Aggie Dispute Resolution
Courses


ADR in the Workplace Seminar

In this seminar, you will study workplace dispute resolution with a focus on the legal status and practical application of Alternative Dispute Resolution in the workplace. It begins with the most familiar alternative to litigation, labor arbitration. It then examines labor arbitration’s first cousin, individual employment arbitration. Then the course will shift into a discussion on mediation of employment disputes. Throughout the course, we will also review litigation of employment disputes as a necessary component of the foundation for exploring the pros and cons of using ADR versus litigation. You will have assigned background reading on all these matters and will perform simulations of arbitration and mediation of these disputes. Taking an employment-related course such as Labor Law, Employment Discrimination, or Employment Law is NOT a prerequisite. However, because the course concentrates on employment issues, you should have a strong intellectual interest in workplace dispute resolution and a desire to write about topics related to the course concentration (either a workplace topic or an ADR topic) in completing the rigorous writing requirement. Prerequisite: All lockstep courses except Constitutional Law.

ADR Survey

This course will serve as an introduction to the main three tools of Alternative Dispute Resolution: negotiation, mediation, and arbitration. (Negotiation is when two or more parties work together to achieve a voluntary, mutually acceptable agreement. Mediation is when a neutral third party (the mediator) assists the parties in communicating and negotiating in order to achieve a voluntary, mutually acceptable agreement. Arbitration is when parties choose a neutral third party (the arbitrator or a tribunal of arbitrators) to decide the outcome of a dispute in an informal setting and with the parties typically expecting that the arbitrator’s decision will be the final resolution.) Through the use of lecture, simulations, and exercises, students will learn both theoretical and practical aspects of all three tools.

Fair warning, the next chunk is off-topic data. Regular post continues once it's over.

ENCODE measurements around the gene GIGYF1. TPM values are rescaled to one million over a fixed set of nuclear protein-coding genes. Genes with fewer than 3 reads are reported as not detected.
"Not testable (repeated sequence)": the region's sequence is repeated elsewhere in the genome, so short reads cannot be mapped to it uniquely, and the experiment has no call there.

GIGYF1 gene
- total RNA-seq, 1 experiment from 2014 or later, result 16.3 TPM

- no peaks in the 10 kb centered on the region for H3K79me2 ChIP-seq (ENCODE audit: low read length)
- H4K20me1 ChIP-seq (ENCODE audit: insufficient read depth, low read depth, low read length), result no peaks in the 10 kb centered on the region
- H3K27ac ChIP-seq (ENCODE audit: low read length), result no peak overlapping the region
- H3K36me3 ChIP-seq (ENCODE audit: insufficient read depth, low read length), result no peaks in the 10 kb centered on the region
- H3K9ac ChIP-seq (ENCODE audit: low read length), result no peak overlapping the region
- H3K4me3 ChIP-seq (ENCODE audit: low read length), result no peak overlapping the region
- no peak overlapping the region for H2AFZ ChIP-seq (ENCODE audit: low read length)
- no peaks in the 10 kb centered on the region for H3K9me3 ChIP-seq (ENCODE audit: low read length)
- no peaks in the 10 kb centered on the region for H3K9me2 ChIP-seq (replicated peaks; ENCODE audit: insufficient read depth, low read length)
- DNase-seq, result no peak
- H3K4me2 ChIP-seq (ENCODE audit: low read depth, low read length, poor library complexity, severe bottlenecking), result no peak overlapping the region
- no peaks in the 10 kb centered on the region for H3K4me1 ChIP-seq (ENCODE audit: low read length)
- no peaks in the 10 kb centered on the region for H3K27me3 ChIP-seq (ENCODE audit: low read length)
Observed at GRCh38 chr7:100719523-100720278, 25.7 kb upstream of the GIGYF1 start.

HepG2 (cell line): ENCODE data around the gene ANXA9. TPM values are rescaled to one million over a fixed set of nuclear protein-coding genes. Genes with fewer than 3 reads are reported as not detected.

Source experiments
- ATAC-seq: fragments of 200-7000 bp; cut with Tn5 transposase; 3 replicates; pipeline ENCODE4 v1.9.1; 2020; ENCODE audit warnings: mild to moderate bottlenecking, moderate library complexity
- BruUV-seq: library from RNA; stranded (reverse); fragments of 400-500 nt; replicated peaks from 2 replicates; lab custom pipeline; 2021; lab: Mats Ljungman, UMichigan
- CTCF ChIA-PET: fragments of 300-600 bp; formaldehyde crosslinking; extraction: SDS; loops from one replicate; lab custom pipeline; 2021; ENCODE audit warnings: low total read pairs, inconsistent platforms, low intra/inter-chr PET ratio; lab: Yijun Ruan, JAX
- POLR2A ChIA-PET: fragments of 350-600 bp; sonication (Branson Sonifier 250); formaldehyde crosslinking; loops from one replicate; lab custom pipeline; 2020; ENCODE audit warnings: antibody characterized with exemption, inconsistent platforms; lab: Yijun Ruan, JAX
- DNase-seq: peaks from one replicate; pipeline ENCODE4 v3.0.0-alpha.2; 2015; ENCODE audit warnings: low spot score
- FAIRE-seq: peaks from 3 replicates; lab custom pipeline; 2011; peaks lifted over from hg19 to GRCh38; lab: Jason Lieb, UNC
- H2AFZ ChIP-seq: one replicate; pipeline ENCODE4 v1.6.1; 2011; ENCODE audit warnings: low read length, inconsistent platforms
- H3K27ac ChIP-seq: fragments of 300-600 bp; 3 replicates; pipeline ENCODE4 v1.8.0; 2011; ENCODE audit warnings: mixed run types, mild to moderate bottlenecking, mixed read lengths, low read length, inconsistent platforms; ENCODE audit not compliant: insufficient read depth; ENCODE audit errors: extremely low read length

ADR Survey: Negotiation, Mediation & Arbitration

This course will serve as an introduction to the main three tools of Alternative Dispute Resolution: negotiation, mediation, and arbitration. (Negotiation is when two or more parties work together to achieve a mutually acceptable agreement; mediation is when a neutral third party plays the role of mediator in assisting by asking questions and guiding the conversation of two or more parties as they work together to achieve a mutually acceptable agreement; and arbitration is when a neutral third party takes on the role of judge and decides the outcome of a disputed matter after it is presented to him or her in a setting similar to a court trial.) Through the use of lecture, simulations, and exercises, students will learn both theoretical and practical aspects of all three tools. Prerequisite: One year of law school in the full-time or part-time program.

Advanced Issues in Criminal Justice

Critical analysis of processes, other than trials, used in the U.S. criminal justice system to resolve criminal cases; includes plea bargaining, therapeutic justice, restorative justice and juvenile justice; examines the policy goals supporting continuing, starting or expanding the use of these processes to resolve criminal cases. Prerequisite: (1) All lockstep courses except Constitutional Law; (2) Criminal Procedure.

Advanced Issues in Criminal Justice Seminar